- Uncertainty: The Arabic word gharar means uncertainty or to cheat or delude. Transactions based on gharar are unclear or ambiguous; not everyone involved knows what to expect and can make an informed decision. Gharar exists when two parties enter a contract and one party lacks complete information or when both parties lack control over the underlying transaction.
- Gambling: Two Arabic words — maysir and qimar — refer to transactions that involve gambling. Maysir is the acquisition of wealth by chance instead of by effort. Qimar refers to a game of chance. Both types of transactions are based on uncertainty; no one can know how a gamble will pay off.
- Prohibited products and industries: Islam prohibits products and industries that it considers harmful to society and a threat to social responsibility. Examples include alcohol, pork, prostitution, pornography, tobacco and any products based on uncertainty or gambling.
Islamic Financial Products Based on Shariah-Compliant Contracts:
In accordance with Islamic law (Shariah), Islamic financial products are based on specific types of contracts. These Shariah-compliant contracts support productive economic activities without betraying key Islamic principles as some conventional financial products do. Shariah-compliant contracts cannot create debt, cannot involve the payment of interest, and must provide for a sharing of risk and responsibility between the involved parties.
To be valid, an Islamic contract must feature subject matter that is lawful, has value for a Muslim, and is specific enough to avoid uncertainties. The service or asset described in the contract generally must exist when the contract is being created, must be owned by the seller (hence prohibiting short sales of stock, for example), and must be deliverable.
The most commonly used contracts in Islamic finance are:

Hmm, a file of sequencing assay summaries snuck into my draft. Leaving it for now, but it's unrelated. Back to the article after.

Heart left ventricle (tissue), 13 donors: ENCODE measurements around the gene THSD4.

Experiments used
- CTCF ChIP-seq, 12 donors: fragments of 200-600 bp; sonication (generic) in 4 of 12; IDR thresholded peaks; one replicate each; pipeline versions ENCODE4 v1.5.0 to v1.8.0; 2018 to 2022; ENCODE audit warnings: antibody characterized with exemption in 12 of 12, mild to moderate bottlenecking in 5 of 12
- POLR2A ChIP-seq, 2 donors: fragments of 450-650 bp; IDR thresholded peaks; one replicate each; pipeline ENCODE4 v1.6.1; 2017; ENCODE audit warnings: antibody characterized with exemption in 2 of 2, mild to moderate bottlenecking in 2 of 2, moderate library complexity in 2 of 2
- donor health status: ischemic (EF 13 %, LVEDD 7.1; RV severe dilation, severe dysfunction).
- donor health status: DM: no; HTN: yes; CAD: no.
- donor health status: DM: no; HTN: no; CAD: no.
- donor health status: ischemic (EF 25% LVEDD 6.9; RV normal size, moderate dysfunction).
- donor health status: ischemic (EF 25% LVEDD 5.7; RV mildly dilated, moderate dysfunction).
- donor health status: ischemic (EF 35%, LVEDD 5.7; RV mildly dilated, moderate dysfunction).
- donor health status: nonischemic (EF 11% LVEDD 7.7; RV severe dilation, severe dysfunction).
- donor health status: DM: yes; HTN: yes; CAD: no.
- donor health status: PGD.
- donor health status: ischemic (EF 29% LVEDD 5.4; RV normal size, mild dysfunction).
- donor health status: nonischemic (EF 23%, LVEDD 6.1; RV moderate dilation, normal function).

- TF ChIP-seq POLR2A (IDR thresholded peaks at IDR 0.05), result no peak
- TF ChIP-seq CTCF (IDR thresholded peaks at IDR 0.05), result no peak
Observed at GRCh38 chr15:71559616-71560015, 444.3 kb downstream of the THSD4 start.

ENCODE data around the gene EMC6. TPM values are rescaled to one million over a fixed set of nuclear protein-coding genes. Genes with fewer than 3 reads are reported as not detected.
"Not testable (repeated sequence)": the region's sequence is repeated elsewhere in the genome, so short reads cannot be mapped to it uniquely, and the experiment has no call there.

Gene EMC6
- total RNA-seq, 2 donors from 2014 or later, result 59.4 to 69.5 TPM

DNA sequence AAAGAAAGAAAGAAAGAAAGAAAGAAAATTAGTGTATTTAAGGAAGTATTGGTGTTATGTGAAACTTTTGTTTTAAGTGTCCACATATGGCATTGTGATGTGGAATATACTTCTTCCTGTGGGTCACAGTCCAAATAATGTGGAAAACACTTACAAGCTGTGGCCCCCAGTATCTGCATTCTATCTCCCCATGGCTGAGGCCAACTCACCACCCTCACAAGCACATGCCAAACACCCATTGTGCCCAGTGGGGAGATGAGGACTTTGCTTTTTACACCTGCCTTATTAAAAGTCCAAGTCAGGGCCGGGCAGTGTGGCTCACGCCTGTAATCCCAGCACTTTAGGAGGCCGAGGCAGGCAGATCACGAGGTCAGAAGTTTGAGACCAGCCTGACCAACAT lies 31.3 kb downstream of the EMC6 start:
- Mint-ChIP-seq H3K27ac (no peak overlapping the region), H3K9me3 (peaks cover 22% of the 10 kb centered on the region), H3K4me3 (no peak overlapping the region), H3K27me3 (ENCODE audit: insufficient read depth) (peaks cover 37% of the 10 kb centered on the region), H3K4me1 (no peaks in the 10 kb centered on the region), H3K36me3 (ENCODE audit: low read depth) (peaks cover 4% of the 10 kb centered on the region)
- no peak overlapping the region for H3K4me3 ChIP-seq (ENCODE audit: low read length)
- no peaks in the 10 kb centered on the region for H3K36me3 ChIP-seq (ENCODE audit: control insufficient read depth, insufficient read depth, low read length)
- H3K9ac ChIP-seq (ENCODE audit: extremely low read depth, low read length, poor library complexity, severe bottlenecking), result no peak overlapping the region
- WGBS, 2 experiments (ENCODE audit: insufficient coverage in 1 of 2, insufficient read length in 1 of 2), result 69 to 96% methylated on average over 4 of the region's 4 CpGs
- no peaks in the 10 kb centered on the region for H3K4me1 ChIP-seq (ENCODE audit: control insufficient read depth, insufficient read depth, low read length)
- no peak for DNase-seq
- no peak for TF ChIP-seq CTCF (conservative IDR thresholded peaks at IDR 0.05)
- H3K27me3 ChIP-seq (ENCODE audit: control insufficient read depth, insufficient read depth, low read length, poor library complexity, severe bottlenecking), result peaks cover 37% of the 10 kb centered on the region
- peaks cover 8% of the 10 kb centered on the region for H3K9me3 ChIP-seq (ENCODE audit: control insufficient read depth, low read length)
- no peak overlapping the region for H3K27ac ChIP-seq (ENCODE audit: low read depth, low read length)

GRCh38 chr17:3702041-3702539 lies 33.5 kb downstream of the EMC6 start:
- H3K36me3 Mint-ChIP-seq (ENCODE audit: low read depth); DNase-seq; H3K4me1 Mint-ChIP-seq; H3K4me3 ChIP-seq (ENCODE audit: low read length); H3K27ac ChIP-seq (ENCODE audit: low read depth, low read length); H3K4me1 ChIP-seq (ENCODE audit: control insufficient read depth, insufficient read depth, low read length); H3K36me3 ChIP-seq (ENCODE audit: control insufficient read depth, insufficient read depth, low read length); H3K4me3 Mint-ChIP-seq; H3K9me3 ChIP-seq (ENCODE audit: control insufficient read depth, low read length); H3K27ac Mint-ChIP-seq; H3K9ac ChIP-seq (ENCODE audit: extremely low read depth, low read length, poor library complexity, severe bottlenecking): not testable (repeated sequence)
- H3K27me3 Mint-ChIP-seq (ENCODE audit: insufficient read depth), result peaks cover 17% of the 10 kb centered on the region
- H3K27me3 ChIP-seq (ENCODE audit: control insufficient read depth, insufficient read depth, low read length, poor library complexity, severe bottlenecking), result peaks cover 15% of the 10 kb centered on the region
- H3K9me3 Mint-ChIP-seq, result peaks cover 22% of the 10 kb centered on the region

1- Contracts of partnership allow two or more parties to develop wealth by sharing both risk and return:
- Mudaraba: One party gives money to another party, which invests it in a business or economic activity. Both parties share any profit made from the investment (based on a pre-agreed ratio), but only the investor loses money if the investment flops. The fund manager loses the value of the time and effort it dedicated to the investment. (However, the fund manager assumes financial responsibility if the loss results from its negligence).
- Musharaka: This contract creates a joint venture in which both parties provide investment capital, entrepreneurial skills, and labor; both share the profit and/or loss of the activity.\
2- Contracts of exchange are sales contracts that allow for the transfer of a commodity for another commodity, the transfer of a commodity for money, or the transfer of money for money:
- Murabaha: In this cost plus contract, an Islamic financial institution sells a commodity to a buyer for its cost plus the profit margin, and both parties know the cost and the profit in advance. The buyer makes deferred payments.
- Salam: In this forward contract, the buyer (or an Islamic financial institution on behalf of the buyer) pays for goods in full in advance, and the goods are delivered in the future.
- Istisna: This second type of forward sale contract allows an Islamic financial institution to buy a project (on behalf of the buyer) that is under construction and will be completed and delivered on a future date.